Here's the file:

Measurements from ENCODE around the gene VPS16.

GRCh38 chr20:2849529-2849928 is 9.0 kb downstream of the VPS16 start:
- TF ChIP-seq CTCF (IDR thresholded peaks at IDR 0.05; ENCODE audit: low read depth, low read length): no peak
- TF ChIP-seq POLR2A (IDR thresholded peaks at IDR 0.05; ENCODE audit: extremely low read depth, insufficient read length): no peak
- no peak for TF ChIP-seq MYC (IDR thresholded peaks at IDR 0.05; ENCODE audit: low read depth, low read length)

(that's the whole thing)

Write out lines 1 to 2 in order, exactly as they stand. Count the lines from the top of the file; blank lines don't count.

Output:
Measurements from ENCODE around the gene VPS16.

GRCh38 chr20:2849529-2849928 is 9.0 kb downstream of the VPS16 start: